What do you get when you form an adventuring party out of rejects and cast-offs from other adventuring parties? You get the Survivors, a bunch whose members all developed bad habits after having been betrayed and/or screwed over, hence resulting in them having deep distrust of humanity (or humanoids in general, if you prefer, since one of the members isn’t human) and, at least initially, each other. But they manage to find common ground in their misery and work towards some common goals, a process that a narrator regularly reminds viewers will eventually, way down the road, lead to them saving the world.
If this sounds like your typical story about a bunch of misfits coming together to accomplish something great, is isn’t, and that’s what makes this series interesting despite a number of potential knocks against it. All four of the main members (the two on the left become involved later) are jaded to varying degrees, and with good reason: leader/swordsman Nick was played for a patsy in love; mage Tiana lost her noble house and status to the machinations of a fiance jealous of her magical talent and accomplishments; dragonoid warrior Curran (Karan in some sources) was used as monster bait by her former party, who deliberately abandoned her as they took off with both the treasure and an item precious to Karan; and human priest Zem (in easily the most controversial case) was falsely accused of improper behavior when he wouldn’t reciprocate the feelings of a girl who had a crush on him. Because of this, trust issues are a major part of the group dynamic, to the point of being the focus of the early episodes. Though each is capable enough in his/her own specialty, they have to learn the hard way to coordinate and believe that they can rely on their fellow party members. I have rarely seen a fantasy RPG-styled series emphasize this point as heavily as this one does.
The storytelling alternates between group and individual stories, which is facilitated by a rule the Survivors establish early on: no interfering in each other’s personal lives. This is important, since three of the four have developed vices which have left them in poor financial situations: Nick has become an idol otaku, Tiana is a gambling addict, and Zem frequents hostess clubs. Individual stories explore these elements and how that character philosophizes about them, and those vices sometimes come into play in group stories as well. Along the way. the Survivors pick up the boy Kizuna (whose true nature is rather spoilerish) as a fifth regular who becomes a counterpoint to the more cynical attitudes of the others. Cases they deal with as a team vary from dungeon adventures to a showdown with another adventuring party to a casino caper to a trip into the slums in search of a kidnapper, though each has a bit of a peculiar flavor.
That’s the other thing which sets this series apart a bit: it has a rather weird sense of world-building. Some of the elements – Adventurer’s Guild, dungeons to explore, and so forth – are totally RPG fantasy-standard, albeit sometimes with with nonstandard twists: for instance, and one of the races Tiana bets on at one point features underwater mounts with flags sticking up out of the water to track them. But the setting also throws in random features, like modern umbrellas, casinos, idol concerts, host/hostess clubs, and tabloids, which feel anachronistic. Unquestionably the weirdest element is a whole episode devoted to a “Mathematics Bare-Knuckle Brawl,” which is pitched as the obvious way to settle a dispute not-fatally between bloodthirsty adventurers and yes, involves doing math problems to earn a strike against the opponent. This winds up feeling lazy, like the original light novel author Shinta Fuji just threw things into the setting that he liked/was interested in rather than making any coherent attempt at a world-building theme, but it isn’t a deal-breaking distraction.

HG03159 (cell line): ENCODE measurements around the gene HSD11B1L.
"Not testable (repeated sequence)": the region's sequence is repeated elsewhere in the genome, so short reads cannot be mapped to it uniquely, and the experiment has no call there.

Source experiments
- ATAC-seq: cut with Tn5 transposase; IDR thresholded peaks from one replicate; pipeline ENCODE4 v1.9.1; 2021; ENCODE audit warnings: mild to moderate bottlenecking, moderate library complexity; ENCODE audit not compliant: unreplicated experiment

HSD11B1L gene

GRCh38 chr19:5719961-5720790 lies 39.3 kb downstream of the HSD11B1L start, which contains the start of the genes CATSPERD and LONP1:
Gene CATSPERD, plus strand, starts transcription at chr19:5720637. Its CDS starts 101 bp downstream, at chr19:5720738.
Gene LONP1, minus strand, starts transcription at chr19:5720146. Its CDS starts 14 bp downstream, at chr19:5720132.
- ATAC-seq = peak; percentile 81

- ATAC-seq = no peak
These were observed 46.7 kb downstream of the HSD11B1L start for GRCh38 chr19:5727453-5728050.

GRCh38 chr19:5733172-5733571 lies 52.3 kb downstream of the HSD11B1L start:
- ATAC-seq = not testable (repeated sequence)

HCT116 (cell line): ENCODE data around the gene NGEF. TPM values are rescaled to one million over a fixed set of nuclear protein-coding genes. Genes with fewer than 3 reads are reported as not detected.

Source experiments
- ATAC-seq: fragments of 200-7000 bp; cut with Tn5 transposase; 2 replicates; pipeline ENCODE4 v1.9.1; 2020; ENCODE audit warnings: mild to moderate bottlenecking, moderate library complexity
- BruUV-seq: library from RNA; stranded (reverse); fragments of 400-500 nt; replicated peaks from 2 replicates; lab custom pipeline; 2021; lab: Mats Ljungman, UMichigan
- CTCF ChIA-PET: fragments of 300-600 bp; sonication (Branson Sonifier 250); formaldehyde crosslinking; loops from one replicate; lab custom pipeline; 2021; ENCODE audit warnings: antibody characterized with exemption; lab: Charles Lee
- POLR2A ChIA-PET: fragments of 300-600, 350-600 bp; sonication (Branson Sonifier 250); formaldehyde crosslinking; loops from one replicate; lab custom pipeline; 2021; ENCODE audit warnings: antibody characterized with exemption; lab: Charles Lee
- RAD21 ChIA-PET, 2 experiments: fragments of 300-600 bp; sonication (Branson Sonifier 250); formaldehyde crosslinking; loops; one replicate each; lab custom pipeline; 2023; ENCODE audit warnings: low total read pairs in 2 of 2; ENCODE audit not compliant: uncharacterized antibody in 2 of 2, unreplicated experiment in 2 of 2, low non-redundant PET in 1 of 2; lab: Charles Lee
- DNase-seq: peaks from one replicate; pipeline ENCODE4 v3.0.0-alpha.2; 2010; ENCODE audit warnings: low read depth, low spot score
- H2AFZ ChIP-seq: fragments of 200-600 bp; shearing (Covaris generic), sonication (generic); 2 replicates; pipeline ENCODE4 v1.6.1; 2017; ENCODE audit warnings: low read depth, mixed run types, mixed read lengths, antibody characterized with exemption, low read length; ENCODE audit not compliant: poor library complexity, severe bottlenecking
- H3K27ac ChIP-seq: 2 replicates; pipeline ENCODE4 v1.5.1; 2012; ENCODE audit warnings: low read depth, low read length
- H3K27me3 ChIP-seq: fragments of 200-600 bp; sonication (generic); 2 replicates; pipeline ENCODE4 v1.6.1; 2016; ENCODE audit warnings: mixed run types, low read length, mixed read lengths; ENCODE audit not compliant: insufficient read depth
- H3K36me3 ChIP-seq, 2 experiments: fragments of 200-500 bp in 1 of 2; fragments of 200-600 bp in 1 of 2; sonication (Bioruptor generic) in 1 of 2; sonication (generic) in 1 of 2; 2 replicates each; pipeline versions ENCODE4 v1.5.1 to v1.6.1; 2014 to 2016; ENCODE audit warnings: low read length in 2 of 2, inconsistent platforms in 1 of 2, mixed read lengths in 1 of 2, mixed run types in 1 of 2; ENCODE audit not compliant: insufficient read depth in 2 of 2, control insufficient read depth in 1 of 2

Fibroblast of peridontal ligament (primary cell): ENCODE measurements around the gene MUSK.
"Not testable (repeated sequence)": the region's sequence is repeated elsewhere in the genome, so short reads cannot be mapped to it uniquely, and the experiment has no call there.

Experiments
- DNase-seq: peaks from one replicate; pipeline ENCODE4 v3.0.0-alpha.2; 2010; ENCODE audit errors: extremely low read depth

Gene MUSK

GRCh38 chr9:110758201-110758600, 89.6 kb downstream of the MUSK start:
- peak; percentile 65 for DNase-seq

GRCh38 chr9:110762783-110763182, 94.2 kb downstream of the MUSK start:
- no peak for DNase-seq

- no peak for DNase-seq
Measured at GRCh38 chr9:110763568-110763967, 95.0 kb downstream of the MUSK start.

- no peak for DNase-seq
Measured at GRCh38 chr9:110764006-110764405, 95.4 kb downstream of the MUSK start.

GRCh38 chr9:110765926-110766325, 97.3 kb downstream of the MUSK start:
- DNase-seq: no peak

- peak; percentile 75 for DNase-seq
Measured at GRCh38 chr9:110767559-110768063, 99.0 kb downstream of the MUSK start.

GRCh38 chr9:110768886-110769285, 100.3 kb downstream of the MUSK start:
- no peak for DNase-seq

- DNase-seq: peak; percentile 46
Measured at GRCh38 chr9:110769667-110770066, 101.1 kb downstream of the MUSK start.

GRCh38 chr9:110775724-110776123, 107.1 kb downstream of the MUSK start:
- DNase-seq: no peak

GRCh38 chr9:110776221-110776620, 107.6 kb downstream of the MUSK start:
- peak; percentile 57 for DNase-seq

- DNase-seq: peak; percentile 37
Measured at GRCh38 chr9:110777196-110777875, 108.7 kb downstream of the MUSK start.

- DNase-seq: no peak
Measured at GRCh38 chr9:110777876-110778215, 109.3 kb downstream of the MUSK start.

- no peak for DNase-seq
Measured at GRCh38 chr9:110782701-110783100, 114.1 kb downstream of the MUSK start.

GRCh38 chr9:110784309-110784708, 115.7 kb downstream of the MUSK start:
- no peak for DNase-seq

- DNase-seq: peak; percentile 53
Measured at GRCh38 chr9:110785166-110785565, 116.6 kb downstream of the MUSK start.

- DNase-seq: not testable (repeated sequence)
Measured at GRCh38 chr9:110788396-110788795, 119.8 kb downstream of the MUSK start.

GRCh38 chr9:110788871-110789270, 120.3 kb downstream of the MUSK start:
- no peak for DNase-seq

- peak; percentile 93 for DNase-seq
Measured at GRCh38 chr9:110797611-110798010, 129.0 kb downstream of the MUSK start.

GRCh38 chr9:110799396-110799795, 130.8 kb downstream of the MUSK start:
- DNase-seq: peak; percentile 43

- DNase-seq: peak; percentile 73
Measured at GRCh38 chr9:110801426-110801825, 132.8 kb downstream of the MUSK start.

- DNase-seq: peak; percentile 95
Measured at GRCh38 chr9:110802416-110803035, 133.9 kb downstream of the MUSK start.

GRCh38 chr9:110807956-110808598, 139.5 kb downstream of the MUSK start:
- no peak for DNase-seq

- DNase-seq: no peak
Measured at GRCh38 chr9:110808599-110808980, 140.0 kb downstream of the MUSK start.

The shakiest aspect of the series is its technical merits. This is far from the best-looking series of the season, with mediocre, undistinctive character designs (except for the very tall Curran) and unsteady quality control. Action scenes are typically quite limited, too, although the series does occasionally manage sharper sequence, especially some of Nick’s more nimble moves. The series partly makes up for this with little details, like the former adventurer who gets around on a crutch or a lack of party coordination which results in Tiana accidentally very narrowly missing Curran with a spell. Musical score is serviceable but not especially memorable.
An English dub is available for the series through episode 9 as I write this. Major roles seem solid, with Brittney Karbowski being particularly fitting as Curran. (She’s the first English VA I thought of when casting the role in my head.) While some of the minor supporting roles are distinctly weaker, the dub is serviceable overall.
On the whole, Ningen Fushin is a series which marches to its own beat without straying too far from genre staples (including a final episode which is introspective rather than climactic). It’s just enough of a departure from typical fantasy RPG fare to not feel totally generic and be worth a look.
2 thoughts on “Ningen Fushin: Adventurers Who Don’t Believe in Humanity Will Save the World (series review)”
I found that the central premise of quirky people who struggle to trust was quickly overruled by power of friendship within the first 3 episodes. After that it felt like the slightly quirky distant cousin to the more mad cap isekai like Konosuba. Its only identifying point being the inconsistency of theme. I am not saying they shouldnt of learnt to function as a team. Just that perhaps they shouldnt of gone from accidentally ice blasting each other to performing unity magic and risking their bodies on unspoken faith of team mates in the span of 2 episodes.